I have a question about planers. I searched the archives but, couldn’t find the info I was looking for. I’ve collect my tools for shaping my first board and last on my list is a planer. I went to the local hardware shop yesterday and found a few planers like Makita, Robi, and some generic brands. I read that you should get a planer with sealed bearings. I’ll be shaping EPS and polyurathane blanks. I’m just a beginner and I was wondering if there was any minimum requirements for a planer according to how many watts power and length of the planer? Can anyone shed some light? I won’t be shaping everyday but, maybe a few by summer. Thanks, Eddie
Just buy the best one you can afford, cheap tools are too expensive. A shorter base is easier in the nose area of a shortboard but a long base will provide more stability and accuracy. These planers are designed for hardwood doors, so its unlikely you’ll find one without enough juice for foam, unless its an absolute dog.
Personally I own 2 skils 100’s, a bosch and a hitachi.The hitachi P20(non modified) is powerful, two blade cutterhead gives a nice finish but the stock depth control leaves a little to be desired, no sealed bearings but 5 year warranty (bearings are covered, when the first set go, pay for sealed bearings and let hitachi eat the labour). And I love that I can lock on the power switch and get to it.Bosch 3365, nice depth control (once the spring loaded detents are modified), single blade cutterhead requires slower passes to keep a nice finish and just feels too light to me but works really well for delicate work in the nose of rockered out shortboards. The skils are legendary for good reason,my weapon of choice but unobtainable and unpractical for just a couple boards.
Thanks Stevil! I just wasn’t sure how many watts power would be a minimum. I’m living in Japan and can’t read any info on the planers. I just know the depth and the watts. I just came back from the hardware store and there were some real cheapy types of planers but, one caught my eye. The Ryobi L-120TB. It’s 510watts 3.1 kg. Here’s what it looks like. I was reading a thread that said not to use plastic planers because of it’s weight. I think this one has a fair bit of metal and it was a little heavier than the rest. Could this be the one??? Thanks for the reply! Aloha < ‘O‚É–ß‚é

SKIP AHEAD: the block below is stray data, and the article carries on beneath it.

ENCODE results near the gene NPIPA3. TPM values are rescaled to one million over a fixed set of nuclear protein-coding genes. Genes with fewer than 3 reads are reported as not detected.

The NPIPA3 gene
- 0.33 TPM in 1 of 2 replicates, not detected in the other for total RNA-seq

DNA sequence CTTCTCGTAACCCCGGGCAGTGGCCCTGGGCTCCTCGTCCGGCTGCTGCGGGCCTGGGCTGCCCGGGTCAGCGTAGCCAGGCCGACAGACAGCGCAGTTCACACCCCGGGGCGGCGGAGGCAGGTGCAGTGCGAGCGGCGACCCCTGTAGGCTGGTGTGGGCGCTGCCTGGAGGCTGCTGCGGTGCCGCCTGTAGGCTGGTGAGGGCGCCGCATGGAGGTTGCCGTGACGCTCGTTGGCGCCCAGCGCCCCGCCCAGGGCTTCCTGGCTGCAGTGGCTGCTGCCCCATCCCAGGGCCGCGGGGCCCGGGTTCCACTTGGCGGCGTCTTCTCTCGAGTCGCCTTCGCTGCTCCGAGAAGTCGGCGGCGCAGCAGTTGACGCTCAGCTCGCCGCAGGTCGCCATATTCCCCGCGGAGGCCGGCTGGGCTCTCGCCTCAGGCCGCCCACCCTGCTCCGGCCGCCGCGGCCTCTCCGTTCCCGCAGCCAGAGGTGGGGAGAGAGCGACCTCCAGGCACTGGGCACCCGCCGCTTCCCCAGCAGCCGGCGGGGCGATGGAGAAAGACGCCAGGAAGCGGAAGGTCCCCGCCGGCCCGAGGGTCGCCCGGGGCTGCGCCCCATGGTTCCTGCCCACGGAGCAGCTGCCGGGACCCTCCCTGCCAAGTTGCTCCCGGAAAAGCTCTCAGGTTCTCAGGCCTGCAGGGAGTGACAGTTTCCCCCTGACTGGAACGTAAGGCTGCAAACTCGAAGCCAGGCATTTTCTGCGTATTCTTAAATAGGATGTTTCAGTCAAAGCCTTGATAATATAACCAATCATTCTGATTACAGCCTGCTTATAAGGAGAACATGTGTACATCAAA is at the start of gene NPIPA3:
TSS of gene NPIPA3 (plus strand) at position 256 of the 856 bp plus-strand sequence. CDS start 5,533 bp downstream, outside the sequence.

i have a DeWalt that i really like…paid $80 for it on eBay…looked brand new!
also, check out the cordless bosch…heard good things about it, and i think it’s relatively inexpensive.
you want to be looking at amps,not watts.
I got the bosch:
2.2kg and 610 watt motor. I like the dual exhausts, you can just swap the vac slinky to the left or to the right as convenient.
And they are cheap.
There is a cordless version but I haven’t tried it (yet) 14.4v
and a more powerful one 18v
Da Cheetah, the planer that you posted (the Ryobi) was my first ever! I bought it in 1970 or so, and, at the time, the brand was “Towa”, not Ryobi. Towa was later bought by Ryobi. This little thing is fine because it has a short shoe and goes everywhere. Quite enough to make a few first boards. When you get the feeling, you’ll probably want something a bit more powerful (and a bit longer) and with a depth adjustment specifically designed for shaping surfboards, i.e. full depth of cut to 0 in a quarter-turn. That photo brought back sweet memories, thanks for posting it…
From a previous post:
"I like this planer because it has an aluminum body and not plastic. It’s out of production, but got this one on ebay for $11! and a new set of blades for $6.95
Found a cam tensioner like on your bike wheels with enough travel to move the front shoe.
Fabricated a super secret connection widget.
Ghetto handle re-alignment.
Depth adjustment on the fly for under $20!"
Not perfect, but works fine.
Howzit E-pacman, the conversion from watts to amps is easy just divde the watts by 110 (the voltage) and you have your amps. a formular used by electricians all the time.Aloha,Kokua
Thanks everyone for the help! I’m even more stoked to go and buy a planer now. I’ll go look around one more time to see if there are any more planers that fit the bill. Appreciate the help! Aloha